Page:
Here we have addressed the importance of Q79 in the switch II and the dual-finger mechanism in Tem1 GTP hydrolysis. First, we have established that the intrinsic rate of Tem1 GTP hydrolysis is negligible, and loss of GTP is mostly accounted for by nucleotide dissociation. In agreement with previous data [25, 26, 30], Bfa1 prevents nucleotide dissociation and therefore acts as guanine-nucleotide dissociation inhibitor (GDI). Second, we show for the first time that Tem1 Q79 is directly involved in the GAP-induced GTP hydrolysis without impairing its interaction with Bub2 and Bfa1. Mutation of Q79 into leucine generates a hyperactive, dominant Tem1 that is refractory to its GAP, recruits more efficiently Cdc15 to SPBs and leads to unscheduled mitotic exit in the presence of spindle positioning defects.
Finally, we show that the dual-finger mechanism applies also to GTP hydrolysis of the Tem1-Bub2-Bfa1 complex. Indeed, glutamine 132 of Bub2 is involved in GTP hydrolysis, in addition to arginine 85 that we previously showed . Consistent with an important role of Q132 in Tem1 inhibition, bub2-Q132L mutant cells are SPOC-defective and undergo mitotic exit upon microtubule depolymerization.
Thus, we have defined Q79 of Tem1 together with R85 and Q132 of Bub2 as a catalytic triad for GAP-induced GTP hydrolysis.
Asymmetry of Bub2/Bfa1 and MEN activation
The Bub2/Bfa1 complex is required for efficient Tem1 binding to SPBs throughout most of the cell cycle, except in late mitosis [22, 40, 61]. In contrast, SPB recruitment of Bub2/Bfa1 does not require Tem1 [30, 40]. The amount of Tem1 at SPBs depends on the turnover of Bub2/Bfa1 at SPBs, which in turn is accelerated by spindle mispositioning through Kin4-dependent phosphorylation of Bfa1 [36, 39]. Thus, as recently proposed , the GAP Bub2/Bfa1 is a major Tem1 receptor at SPBs and its regulation is instrumental for establishing Tem1 asymmetry. Critical regulators of Bub2/Bfa1 asymmetry are the polo kinase Cdc5 and the phosphatase PP2ACdc55. Cdc5 phosphorylates and inactivates the Bub2/Bfa1 complex leading to Tem1 activation [51, 70], whereas PP2ACdc55 dephosphorylates Bfa1 . Phosphomimetic mutations in some Cdc5-dependent Bfa1 phosphorylation sites, as well as loss of PP2ACdc55, are sufficient to induce premature asymmetry of Bub2/Bfa1 at SPBs, whereas Cdc5 inactivation or phospho-ablating mutations in Bfa1 lead to its persistent symmetry [62, 71]. Similar mechanisms might be operational in fission yeast to establish SIN asymmetry. Indeed, polo kinase has been proposed to phosphorylate the Bfa1 homolog Byr4 and promote its dissociation from SPBs , thereby influencing the distribution of GTP-bound Spg1 and its effector kinase Cdc7. Furthermore, PP2A regulates Byr4 asymmetry through dephosphorylation of the SIN anchor at SPBs Cdc11 [73, 74]. Indeed, Byr4 binds more efficiently to dephosphorylated Cdc11 , whereas the Cdc15-like kinase Cdc7 binds preferentially phosphorylated Cdc11 . Thus, S. cerevisiae and S. pombe might adopt common regulatory strategies to establish MEN and SIN asymmetry.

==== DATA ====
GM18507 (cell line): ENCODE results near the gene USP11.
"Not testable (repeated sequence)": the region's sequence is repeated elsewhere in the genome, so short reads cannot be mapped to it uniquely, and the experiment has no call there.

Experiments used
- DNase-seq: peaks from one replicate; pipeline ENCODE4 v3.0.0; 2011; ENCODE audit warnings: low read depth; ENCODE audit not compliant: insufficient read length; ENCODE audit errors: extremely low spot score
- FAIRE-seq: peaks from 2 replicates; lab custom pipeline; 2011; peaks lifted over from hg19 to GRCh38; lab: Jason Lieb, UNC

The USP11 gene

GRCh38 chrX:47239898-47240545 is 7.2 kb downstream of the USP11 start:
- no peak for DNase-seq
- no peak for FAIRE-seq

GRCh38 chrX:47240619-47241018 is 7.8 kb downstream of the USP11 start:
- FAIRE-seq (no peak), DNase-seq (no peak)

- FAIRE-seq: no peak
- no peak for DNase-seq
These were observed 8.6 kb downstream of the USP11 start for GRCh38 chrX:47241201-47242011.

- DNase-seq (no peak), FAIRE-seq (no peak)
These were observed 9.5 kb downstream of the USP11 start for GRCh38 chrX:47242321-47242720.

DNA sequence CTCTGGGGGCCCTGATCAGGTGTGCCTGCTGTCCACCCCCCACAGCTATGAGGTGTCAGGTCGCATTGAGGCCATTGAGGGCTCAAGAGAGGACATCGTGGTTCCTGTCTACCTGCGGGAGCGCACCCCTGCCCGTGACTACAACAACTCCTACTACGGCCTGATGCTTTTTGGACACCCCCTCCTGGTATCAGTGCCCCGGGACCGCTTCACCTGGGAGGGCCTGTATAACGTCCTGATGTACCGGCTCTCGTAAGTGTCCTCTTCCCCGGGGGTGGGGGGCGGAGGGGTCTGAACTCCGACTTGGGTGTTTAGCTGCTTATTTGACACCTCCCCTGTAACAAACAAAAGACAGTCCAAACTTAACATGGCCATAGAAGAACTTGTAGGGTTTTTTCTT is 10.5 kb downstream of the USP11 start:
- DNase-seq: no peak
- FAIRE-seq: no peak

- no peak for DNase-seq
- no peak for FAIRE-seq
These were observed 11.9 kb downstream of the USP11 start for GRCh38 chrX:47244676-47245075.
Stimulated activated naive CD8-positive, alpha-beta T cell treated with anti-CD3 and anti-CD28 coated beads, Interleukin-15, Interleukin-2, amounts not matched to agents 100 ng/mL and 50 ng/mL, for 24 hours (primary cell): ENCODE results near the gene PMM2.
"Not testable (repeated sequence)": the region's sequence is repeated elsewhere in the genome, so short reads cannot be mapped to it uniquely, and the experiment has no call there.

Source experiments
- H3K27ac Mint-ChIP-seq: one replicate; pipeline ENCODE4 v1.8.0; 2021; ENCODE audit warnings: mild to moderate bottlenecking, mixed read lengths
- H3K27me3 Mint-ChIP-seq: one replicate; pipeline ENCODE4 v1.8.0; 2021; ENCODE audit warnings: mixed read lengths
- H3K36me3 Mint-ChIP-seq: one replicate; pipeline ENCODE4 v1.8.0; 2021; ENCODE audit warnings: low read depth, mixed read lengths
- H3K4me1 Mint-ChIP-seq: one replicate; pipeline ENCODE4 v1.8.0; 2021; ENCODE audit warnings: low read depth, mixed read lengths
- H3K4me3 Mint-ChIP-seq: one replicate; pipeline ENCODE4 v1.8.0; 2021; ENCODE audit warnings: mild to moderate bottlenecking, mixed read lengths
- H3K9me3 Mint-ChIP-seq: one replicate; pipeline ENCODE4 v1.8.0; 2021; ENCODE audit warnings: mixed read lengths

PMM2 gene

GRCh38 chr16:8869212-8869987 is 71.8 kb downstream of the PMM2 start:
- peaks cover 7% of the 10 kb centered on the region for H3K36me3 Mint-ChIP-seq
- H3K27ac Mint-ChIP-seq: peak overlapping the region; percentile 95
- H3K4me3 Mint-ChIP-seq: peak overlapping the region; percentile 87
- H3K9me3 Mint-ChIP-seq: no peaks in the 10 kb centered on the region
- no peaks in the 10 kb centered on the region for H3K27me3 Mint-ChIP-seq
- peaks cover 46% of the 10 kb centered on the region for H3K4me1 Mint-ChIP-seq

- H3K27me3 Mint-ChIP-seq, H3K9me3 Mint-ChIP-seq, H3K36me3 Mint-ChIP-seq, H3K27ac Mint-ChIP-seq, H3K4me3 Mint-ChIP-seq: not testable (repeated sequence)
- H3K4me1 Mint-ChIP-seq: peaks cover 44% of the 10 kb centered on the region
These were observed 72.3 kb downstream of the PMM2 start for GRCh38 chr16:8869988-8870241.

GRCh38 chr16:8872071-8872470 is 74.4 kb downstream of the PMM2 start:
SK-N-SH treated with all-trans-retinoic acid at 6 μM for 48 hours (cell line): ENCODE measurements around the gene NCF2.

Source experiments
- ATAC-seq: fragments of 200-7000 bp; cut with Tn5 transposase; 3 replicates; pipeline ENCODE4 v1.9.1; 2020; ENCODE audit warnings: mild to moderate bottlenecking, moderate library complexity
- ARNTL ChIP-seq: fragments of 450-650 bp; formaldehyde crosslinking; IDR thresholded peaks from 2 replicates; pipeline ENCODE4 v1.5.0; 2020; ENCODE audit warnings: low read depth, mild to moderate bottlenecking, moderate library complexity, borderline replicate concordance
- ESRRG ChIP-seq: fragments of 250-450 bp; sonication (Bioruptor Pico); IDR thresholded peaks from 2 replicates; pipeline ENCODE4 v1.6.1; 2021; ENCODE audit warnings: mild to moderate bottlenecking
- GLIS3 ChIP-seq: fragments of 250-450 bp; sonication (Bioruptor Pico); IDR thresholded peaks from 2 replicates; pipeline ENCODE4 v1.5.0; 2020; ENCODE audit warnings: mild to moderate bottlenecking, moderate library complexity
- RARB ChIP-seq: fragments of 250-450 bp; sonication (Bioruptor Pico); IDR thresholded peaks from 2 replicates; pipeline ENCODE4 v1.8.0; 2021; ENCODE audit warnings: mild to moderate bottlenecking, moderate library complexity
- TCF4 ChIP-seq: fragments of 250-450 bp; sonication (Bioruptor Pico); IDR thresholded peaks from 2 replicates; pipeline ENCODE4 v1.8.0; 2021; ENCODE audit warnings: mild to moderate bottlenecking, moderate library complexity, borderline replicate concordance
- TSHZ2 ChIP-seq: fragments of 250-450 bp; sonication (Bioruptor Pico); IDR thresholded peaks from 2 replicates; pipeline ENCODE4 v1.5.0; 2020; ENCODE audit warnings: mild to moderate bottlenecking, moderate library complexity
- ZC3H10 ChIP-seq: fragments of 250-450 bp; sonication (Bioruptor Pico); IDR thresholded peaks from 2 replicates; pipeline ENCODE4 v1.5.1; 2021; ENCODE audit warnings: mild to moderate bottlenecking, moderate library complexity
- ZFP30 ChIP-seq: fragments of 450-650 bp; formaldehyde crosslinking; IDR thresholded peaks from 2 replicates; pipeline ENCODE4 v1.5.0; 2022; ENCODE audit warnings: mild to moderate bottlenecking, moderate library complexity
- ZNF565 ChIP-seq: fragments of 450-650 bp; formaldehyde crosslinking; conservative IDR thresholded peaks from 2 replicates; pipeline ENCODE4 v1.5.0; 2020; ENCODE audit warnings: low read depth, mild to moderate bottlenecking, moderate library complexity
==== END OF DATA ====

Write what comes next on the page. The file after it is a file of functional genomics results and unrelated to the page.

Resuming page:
We previously proposed that Tem1 GTP hydrolysis promotes asymmetry of both Tem1 and its GAP Bub2/Bfa1 at SPBs in anaphase  and results from other studies [22, 62] support this conclusion. Consistent with this idea, we now show that mutating the second catalytic finger of Bub2 (Q132) or mutating the catalytic Q79 of Tem1 leads in both cases to increased symmetry of Bub2/Bfa1 and Tem1 at SPBs. At a first glance these results appear at odds with the finding that in the complete absence of Tem1 Bub2/Bfa1 is not only recruited to SPBs with normal kinetics, but becomes asymmetric in anaphase exactly like in wild type cells . However, we now show that when GTP hydrolysis is abolished Bub2 and Bfa1 bind more avidly to Tem1. Thus, the increased symmetry of Bub2/Bfa1 at SPBs in these conditions likely reflects its stronger affinity for GTP-bound Tem1. The different affinity of Bub2/Bfa1 for GTP- versus GDP-bound Tem1 has important implications for the SPOC, where active Tem1 needs to be quickly inactivated in the presence of a mispositioned spindle.
Based on our previous results using a version of Bub2 tagged with nine myc epitopes at the C-terminus (Bub2-myc9), we proposed that removal of Bub2/Bfa1 from the mother SPB is important for timely mitotic exit . Indeed, Bub2-myc9 is more symmetrically localized at SPBs than wild type Bub2 and is lethal for cdc5–2 and tem1–3 mutants because it prevents mitotic exit in these sensitized backgrounds. Now we further tested this idea by expressing chimeric proteins that constitutively recruit the GAP and Tem1 to both SPBs. Contrary to our predictions, these chimeric proteins partially rescued, instead of aggravating, the temperature-sensitive growth phenotype of several MEN mutants. In particular, Spc72-Bfa1 rescued the temperature-sensitivity of tem1–3 cells likely by suppressing the SPB-binding defects of the mutant Tem1–3 protein at high temperature . Importantly, suppression of MEN mutants by our chimeric proteins is not accounted for by their possible impaired GAP activity, because it could not be recapitulated by BFA1 and/or BUB2 deletion.